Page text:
June 6, 2021
Between about AD 1 and 400 the Hopewell culture built a series of monumental earthen enclosures across southern Ohio. The largest concentration of these earthworks was along the Scioto River Valley and its tributaries near modern Chillicothe.
The vast Newark Earthworks is located 60 miles to the north from the Chillicothe Hopewell heartland. There is compelling evidence it was linked directly to that heart of the Hopewell world by a major transportation artery.
The Great Hopewell Road is a set of low, earthen walls framing a 200-foot-wide avenue that extended from the southernmost gateway of Newark’s Octagon earthwork an undetermined distance to the southwest. The road may have gone directly to Chillicothe, and research on that is ongoing.
If we eventually find that the Great Hopewell Road actually did go all the way to Chillicothe, it won’t be all that surprising. We’ve known for a long time that there was a special relationship between these special places.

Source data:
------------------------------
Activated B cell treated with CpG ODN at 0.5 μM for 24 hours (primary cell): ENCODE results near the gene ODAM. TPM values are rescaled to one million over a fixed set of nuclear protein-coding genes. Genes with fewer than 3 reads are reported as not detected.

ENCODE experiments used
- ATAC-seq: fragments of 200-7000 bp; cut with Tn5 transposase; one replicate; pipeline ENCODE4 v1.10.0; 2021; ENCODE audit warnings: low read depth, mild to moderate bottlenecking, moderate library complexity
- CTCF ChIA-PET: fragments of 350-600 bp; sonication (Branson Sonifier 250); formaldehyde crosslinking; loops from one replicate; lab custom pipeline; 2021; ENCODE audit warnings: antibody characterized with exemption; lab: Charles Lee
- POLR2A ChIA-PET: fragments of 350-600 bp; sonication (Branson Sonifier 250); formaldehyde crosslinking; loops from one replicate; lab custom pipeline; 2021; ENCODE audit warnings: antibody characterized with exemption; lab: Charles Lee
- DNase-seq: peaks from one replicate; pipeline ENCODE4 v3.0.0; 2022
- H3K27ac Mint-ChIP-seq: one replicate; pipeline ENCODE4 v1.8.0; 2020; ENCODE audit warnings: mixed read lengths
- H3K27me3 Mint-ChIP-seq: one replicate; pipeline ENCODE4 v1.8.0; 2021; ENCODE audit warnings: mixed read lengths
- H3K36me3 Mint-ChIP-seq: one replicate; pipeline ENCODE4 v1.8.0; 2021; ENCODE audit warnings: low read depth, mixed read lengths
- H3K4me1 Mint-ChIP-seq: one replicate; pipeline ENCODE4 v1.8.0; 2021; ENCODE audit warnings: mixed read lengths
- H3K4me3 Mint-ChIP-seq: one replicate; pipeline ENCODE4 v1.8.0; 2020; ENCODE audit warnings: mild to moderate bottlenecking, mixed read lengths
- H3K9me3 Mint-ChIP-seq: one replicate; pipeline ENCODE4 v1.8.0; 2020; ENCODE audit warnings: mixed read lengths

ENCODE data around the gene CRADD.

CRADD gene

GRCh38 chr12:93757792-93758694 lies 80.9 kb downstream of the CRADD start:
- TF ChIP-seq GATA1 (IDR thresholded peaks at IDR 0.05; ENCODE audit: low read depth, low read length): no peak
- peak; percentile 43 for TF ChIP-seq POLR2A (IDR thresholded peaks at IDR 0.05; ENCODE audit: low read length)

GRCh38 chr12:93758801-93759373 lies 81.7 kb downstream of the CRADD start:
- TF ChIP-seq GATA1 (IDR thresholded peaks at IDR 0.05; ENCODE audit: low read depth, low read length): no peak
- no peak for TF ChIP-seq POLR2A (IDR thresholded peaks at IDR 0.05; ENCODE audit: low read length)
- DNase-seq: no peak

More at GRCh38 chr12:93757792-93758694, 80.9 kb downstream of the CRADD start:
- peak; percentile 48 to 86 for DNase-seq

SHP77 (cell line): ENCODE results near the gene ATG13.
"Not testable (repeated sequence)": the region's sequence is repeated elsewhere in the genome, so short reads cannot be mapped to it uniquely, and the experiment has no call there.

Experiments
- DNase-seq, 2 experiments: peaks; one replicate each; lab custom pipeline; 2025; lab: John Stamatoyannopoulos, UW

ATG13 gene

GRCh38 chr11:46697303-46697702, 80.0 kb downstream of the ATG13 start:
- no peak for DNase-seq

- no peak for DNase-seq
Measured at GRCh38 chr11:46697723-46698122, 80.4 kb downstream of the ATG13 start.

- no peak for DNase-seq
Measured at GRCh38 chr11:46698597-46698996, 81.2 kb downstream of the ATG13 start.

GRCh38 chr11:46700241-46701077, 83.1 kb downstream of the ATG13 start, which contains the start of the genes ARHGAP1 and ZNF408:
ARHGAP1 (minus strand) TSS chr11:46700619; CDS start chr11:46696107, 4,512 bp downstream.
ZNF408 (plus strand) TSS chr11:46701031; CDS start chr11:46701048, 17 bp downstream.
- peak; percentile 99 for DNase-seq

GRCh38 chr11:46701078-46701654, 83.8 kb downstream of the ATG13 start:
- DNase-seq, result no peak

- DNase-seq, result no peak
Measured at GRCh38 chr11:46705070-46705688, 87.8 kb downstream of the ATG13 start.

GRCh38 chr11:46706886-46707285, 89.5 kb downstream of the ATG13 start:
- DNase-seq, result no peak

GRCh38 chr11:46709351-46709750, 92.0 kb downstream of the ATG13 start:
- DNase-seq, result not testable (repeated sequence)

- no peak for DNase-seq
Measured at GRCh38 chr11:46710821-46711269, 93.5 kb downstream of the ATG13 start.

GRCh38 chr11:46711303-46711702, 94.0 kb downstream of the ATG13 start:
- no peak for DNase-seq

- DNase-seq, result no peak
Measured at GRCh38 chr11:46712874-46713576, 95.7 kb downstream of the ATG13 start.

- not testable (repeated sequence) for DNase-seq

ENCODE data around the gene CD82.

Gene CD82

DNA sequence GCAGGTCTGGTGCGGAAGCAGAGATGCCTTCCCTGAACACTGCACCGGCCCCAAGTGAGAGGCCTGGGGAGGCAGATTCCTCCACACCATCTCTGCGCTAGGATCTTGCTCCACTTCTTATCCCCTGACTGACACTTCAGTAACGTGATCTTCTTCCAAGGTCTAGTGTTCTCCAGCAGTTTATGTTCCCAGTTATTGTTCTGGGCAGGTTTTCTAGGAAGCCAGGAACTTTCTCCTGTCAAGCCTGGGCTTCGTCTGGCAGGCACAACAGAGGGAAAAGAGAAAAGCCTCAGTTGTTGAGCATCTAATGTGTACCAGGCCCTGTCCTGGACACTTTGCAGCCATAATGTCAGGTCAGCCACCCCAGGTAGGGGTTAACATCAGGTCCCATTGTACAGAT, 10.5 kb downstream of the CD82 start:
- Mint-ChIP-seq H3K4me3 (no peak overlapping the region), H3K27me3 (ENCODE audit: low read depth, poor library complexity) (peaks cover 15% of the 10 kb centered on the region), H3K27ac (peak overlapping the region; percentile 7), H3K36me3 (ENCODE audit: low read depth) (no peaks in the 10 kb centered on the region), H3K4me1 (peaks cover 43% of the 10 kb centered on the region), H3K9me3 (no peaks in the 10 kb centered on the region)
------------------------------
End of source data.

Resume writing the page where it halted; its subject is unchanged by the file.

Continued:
Why would the Hopewell have needed an avenue, equivalent in size to a modern 16-lane freeway, connect them? (The busiest freeway in Los Angeles is only 14 lanes.) Why did it need to be so straight?
Archaeologist Brad Lepper thinks that the Great Hopewell Road was a sacred processional path used by pilgrims to travel to Newark’s gigantic earthen cathedral. The Maya civilization had similar long, straight roads which were pilgrimage routes to various sites
Pilgrims may have come to Newark bearing offerings of thanksgiving or supplication from their homelands. This may explain the artifacts found in Hopewell mounds made of copper from the Great Lakes, shells from the Gulf of Mexico and mica from the southern Appalachian Mountains. Archaeologists have found small blades made from our local Flint Ridge Flint at Hopewell-era sites across eastern North America.
Brad Lepper is a curator of archaeology for the Ohio History Connection. Lepper coined the term “Great Hopewell Road.”